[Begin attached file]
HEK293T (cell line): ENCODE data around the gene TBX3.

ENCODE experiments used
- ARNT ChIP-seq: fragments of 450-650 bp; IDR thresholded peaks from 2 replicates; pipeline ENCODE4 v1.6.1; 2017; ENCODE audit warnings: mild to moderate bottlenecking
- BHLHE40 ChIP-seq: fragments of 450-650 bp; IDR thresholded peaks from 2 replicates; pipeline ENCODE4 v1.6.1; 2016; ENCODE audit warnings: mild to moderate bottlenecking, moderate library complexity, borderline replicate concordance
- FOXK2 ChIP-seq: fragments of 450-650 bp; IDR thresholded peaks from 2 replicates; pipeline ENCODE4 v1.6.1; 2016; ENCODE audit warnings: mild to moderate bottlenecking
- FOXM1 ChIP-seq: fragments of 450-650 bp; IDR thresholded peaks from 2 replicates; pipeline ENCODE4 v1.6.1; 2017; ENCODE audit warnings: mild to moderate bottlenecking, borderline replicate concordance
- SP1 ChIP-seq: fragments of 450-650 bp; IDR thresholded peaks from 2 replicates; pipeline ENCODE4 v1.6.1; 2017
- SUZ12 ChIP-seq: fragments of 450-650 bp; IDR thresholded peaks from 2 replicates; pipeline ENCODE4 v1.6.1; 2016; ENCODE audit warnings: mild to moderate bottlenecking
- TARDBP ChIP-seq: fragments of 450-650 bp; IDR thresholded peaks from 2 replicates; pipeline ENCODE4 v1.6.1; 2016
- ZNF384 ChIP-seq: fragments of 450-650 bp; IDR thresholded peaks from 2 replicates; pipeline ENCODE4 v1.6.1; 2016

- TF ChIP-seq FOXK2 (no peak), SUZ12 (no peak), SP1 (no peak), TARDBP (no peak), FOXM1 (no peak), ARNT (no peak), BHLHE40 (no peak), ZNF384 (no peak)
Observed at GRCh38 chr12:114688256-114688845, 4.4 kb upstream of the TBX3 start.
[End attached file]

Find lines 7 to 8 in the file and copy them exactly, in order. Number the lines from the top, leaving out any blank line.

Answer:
- SP1 ChIP-seq: fragments of 450-650 bp; IDR thresholded peaks from 2 replicates; pipeline ENCODE4 v1.6.1; 2017
- SUZ12 ChIP-seq: fragments of 450-650 bp; IDR thresholded peaks from 2 replicates; pipeline ENCODE4 v1.6.1; 2016; ENCODE audit warnings: mild to moderate bottlenecking